What makes the company so fast? Sampson explained it’s partially due to its approach to engineering cars with what it calls “Variable Platform Architecture,” or VPA. Sampson explained the fancy term is a modular approach to engineering all the future Faraday vehicles. In a short video, the company explained that its battery is designed on a “string” that allows the company to add or remove batteries based on the layout of the engine, powertrain, wheels or any other internal part. The details of this approach still aren’t entirely clear, but the company promises it’s going to let the company move a lot faster than Tesla ever did.

“With VPA, we can dramatically compress our time to market and reduce our costs,” Sampson boasted.

But not only does Faraday do fancy things like VPA, it’s also got a lot of money from China. Chinese billionaire Jia Yueting, founder and CEO of LeTV, is behind a $1 billion factory in Nevada for building Faraday vehicles. At the Monday night event, Faraday talked a bit more about its relationship with LeTV, sometimes referred to the “Netflix NFLX -3.15% of China” but has been moving into other products like phones. “While Faraday and LeTV are two separate companies, we’re working together on various elements of vehicle development,” Sampson said.

Also for show at the Monday event was the ridiculous concept car, the FFZERO1, an autonomous car with a 1,000-horsepower engine. Unfortunately, there were no live demos of the car.

In the company’s closing remarks, it of course had to bring up Apple and the iPhone. “Apple didn’t just redefine the phone, it transformed the way we communicate, organize and enjoy our lives,” Sampson said. “That is what we at Faraday are looking to do. We’re looking to the future, seeking opportunities and working to bring them to life to help redefine the world of mobility.”

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A look at the Model X’s towing range at full capacity

A look at the Model X’s towing range at full capacity

We get our first good look at the Model X’s range while towing at near full capacity courtesy of Signature Model X owner Max Kennedy. Max is one of the 208 Model X owners who had the chance to take delivery of the all-electric SUV before the end of the year, and he decided to start an interestingYoutube channel documenting his experience with the vehicle, especially with its towing capacity.

Kennedy is towing a 4,850 lb boat, which is just a little less than the Model X’s full capacity with 20″ wheels – 5,000 lb.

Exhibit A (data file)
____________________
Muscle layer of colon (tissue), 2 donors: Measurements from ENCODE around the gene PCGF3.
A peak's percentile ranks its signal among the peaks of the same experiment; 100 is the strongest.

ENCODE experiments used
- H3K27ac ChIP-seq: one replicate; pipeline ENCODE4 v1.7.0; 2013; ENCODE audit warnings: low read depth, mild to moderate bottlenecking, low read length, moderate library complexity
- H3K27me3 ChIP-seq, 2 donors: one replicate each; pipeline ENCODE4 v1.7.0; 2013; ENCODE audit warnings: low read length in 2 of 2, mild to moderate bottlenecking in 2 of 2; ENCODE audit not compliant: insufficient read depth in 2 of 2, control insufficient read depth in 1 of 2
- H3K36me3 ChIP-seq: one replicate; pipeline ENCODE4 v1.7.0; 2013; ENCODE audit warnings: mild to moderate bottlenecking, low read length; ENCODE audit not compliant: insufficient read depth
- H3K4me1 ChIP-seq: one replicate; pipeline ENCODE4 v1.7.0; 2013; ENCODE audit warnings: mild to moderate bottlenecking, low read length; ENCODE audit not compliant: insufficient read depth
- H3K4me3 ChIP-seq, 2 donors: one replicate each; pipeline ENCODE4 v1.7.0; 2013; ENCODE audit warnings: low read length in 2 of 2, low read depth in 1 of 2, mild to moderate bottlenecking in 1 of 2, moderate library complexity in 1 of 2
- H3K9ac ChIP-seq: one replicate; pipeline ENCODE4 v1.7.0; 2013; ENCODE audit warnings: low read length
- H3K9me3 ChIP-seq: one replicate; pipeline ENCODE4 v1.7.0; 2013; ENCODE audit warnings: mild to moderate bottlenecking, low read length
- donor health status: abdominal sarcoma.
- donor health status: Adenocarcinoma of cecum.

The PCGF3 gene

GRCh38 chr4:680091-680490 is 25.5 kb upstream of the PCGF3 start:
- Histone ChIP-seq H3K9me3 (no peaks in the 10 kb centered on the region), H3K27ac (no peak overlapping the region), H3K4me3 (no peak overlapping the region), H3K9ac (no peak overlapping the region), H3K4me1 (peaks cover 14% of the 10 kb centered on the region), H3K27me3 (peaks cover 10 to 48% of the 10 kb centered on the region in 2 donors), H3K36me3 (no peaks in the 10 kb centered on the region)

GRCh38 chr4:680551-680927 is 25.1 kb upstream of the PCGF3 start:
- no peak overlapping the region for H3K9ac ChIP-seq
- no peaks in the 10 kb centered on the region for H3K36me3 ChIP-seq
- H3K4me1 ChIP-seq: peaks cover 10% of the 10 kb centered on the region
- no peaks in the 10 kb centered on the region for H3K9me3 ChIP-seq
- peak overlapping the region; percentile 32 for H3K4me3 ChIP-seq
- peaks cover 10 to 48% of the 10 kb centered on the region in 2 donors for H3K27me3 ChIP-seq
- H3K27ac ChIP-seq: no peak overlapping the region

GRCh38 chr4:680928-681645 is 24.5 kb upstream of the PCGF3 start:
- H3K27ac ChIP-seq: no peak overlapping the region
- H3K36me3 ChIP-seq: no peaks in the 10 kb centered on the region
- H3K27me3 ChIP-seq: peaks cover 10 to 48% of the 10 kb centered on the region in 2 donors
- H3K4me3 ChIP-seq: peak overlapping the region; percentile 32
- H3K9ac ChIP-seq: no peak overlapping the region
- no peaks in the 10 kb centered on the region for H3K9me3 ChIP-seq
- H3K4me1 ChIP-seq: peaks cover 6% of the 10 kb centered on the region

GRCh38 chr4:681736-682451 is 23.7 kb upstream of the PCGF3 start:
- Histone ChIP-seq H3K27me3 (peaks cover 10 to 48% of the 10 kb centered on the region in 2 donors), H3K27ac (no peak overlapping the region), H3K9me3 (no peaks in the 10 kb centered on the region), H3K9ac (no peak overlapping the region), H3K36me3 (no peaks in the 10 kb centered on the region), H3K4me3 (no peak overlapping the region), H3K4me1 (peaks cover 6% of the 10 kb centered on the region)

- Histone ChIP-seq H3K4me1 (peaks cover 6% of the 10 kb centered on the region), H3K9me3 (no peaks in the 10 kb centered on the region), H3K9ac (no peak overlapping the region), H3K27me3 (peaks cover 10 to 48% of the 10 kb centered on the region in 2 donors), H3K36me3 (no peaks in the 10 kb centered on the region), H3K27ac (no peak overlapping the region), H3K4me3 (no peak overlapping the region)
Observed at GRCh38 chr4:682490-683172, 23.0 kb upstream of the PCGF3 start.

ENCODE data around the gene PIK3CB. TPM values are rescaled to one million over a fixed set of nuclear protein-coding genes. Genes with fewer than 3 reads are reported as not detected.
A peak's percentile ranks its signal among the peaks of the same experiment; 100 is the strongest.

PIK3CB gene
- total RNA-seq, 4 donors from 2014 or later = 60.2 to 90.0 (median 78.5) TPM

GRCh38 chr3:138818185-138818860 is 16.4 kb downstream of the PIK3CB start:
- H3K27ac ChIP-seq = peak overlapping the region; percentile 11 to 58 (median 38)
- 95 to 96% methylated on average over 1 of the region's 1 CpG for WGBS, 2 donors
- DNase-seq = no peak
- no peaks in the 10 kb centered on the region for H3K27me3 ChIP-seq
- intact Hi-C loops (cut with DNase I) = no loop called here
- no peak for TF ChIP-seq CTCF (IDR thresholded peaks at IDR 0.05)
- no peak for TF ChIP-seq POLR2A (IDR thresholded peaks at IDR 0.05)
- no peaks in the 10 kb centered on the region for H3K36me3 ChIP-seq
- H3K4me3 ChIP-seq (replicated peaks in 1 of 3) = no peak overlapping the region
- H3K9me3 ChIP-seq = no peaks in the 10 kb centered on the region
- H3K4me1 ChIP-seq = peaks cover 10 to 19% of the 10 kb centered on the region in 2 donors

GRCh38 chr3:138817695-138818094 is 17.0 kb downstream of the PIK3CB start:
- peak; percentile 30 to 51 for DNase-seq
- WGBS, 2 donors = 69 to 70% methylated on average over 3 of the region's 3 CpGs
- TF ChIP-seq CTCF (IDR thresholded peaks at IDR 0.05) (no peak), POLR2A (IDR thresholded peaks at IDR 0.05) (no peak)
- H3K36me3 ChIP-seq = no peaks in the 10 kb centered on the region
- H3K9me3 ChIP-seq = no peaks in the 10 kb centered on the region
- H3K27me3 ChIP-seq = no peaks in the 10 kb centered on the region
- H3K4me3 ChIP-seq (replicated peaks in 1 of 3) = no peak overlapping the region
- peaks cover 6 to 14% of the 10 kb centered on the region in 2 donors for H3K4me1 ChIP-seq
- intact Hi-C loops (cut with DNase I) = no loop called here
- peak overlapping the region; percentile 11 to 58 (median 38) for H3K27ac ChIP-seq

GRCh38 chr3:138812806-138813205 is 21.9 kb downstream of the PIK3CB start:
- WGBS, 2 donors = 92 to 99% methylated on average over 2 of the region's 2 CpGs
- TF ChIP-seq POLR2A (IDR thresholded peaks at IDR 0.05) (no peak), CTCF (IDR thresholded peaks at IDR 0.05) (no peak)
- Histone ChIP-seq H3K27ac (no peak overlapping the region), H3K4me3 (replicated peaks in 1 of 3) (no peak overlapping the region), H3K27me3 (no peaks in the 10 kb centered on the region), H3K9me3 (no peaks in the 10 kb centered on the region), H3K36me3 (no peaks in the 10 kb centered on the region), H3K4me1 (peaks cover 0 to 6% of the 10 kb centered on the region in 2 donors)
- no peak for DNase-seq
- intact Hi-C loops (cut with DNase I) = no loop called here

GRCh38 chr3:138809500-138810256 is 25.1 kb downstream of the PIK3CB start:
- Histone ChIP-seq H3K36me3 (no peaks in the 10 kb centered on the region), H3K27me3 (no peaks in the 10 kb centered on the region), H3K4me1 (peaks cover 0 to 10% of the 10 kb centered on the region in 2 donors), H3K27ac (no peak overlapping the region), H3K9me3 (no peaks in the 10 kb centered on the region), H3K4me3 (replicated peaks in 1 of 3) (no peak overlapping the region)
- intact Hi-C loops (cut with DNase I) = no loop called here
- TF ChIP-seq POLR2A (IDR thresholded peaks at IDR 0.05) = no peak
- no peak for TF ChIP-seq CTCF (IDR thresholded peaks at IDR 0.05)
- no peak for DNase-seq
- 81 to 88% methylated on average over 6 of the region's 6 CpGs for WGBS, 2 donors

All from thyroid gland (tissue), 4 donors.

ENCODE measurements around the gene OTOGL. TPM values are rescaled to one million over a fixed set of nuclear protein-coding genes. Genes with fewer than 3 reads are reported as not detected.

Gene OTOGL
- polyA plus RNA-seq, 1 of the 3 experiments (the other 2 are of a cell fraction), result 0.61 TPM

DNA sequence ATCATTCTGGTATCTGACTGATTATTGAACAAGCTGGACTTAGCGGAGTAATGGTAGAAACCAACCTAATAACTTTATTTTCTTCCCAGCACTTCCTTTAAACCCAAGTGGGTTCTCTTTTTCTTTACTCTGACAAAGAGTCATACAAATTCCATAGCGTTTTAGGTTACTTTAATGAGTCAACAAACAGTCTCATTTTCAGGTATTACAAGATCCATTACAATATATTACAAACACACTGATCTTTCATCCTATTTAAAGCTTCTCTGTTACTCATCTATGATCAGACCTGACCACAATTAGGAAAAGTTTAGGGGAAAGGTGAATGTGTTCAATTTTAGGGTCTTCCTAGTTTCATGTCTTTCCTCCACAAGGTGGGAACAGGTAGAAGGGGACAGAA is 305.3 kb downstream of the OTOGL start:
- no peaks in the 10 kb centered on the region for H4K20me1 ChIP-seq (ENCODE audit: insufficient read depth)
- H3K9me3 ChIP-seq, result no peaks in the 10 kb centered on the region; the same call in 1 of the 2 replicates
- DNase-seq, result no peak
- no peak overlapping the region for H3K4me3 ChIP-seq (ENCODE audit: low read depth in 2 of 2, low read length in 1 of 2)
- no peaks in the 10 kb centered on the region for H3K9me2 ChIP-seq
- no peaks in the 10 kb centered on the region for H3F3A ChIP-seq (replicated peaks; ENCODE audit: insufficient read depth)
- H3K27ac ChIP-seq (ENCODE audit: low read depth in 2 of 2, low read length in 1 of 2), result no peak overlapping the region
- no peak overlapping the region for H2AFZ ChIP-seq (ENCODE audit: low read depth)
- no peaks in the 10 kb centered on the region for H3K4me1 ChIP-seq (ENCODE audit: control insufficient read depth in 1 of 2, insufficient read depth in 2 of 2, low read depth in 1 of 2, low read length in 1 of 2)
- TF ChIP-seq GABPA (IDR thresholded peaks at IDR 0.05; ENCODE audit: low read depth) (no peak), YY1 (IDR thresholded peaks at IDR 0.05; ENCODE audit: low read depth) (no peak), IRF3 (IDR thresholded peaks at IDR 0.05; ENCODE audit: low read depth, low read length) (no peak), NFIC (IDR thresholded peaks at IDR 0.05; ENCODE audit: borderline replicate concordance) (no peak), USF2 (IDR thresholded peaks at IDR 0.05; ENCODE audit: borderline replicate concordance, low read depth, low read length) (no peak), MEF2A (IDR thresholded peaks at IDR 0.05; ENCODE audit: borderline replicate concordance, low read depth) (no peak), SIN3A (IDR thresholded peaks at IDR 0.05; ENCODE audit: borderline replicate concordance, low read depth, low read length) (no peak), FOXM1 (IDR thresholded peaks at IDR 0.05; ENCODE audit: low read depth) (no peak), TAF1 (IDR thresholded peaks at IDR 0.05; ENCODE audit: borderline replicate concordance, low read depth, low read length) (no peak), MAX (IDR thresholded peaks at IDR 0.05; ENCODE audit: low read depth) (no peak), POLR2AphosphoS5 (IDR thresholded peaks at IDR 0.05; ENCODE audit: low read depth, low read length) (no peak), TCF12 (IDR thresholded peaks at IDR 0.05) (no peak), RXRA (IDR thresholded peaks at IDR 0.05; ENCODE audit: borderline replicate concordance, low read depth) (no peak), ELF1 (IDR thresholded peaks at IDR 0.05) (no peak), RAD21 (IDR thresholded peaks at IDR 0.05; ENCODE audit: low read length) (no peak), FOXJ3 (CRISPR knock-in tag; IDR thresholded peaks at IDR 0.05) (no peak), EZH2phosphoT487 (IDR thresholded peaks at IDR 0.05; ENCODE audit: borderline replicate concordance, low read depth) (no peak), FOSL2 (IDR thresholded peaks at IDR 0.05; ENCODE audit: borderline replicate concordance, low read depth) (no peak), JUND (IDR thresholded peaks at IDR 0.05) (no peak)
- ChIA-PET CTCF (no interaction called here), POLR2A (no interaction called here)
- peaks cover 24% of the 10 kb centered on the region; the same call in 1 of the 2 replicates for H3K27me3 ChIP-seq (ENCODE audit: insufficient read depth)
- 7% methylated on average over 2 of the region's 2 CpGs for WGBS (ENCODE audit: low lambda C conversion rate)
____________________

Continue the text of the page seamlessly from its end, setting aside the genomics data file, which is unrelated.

In his latest video (see below), Max shows that after a full charge, he gets on the road while towing his 4,850 lb boat at 55 mph (89 km/h) and gets 74 miles (119 km) of projected range.

After 5 miles at 60 mph (96 km/h), his consumption graph showed 886 Wh/mile on average. The projected range dropped to 62 miles (100 km) while the rated range showed 180 miles (290 km).

It looks like the Model X’s range drops to about a third of its rated-range if it’s towing at full capacity. Such a big hit shouldn’t come as a surprise considering the added weight and worst aerodynamics while towing.

Max compared his Model X towing performance to his Lincoln Navigator and said that he prefers the Model X. He highlighted the X’s impressive acceleration while towing:

“It’s like it’s not even there… but it is!”

You can watch the video in full here:

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Tesla unveils ‘the D’: A supercar with dual-motor with almost 700 hp that goes from 0 to 60 in 3.2 seconds

The new dual-motor electric supercar

A week after Elon Musk tweeted about the event the mysterious ‘D’ car was unveiled.

During an event at Hawthorne Airport in Los Angeles, Mr Musk took to the stage to announce that the ‘D’ stands for ‘dual motor.’

The current Model S is a rear-wheel-drive car with one motor. The ‘D’ will have two motors – one powering the front wheels and one powering the rear wheels.

Mr Musk said unlike all-wheel-drive systems on gas-powered cars, which tend to be heavy and make the cars less efficient, Tesla’s system ‘improves the speed, acceleration and mileage by optimising which motor is used’.

Let`s release the titan
Let`s release the titan

The dual motor version of the P85 performance sedan will have a top speed of 155 mph (249 km/h), compared with the current 130 mph (209 km/h).

It will accelerate from 0 to 60mph (96km/h) in 3.2 seconds, akin to sports cars.

‘This car is nuts. It’s like taking off from a carrier deck,’ Musk said at the the airport, where the Mr Musk’s rocket firm SpaceX is based.

The dual-motor 'skateboard'
The dual-motor ‘skateboard’

After Musk left the stage, the audience was shown demonstrations of the car’s acceleration and safety features.

The all-wheel-drive system helps grip slippery roads, and analysts have said Tesla needed it to boost sales in the Northeast and Midwest, as well as Europe. 

The company sold 13,850 cars in the U.S. this year through September, down three per cent from a year ago, according to Autodata.

Tesla is also significantly upgrading its safety features.

Here is a video of the new P85D acceleration:

And here is the whole ‘D’ event: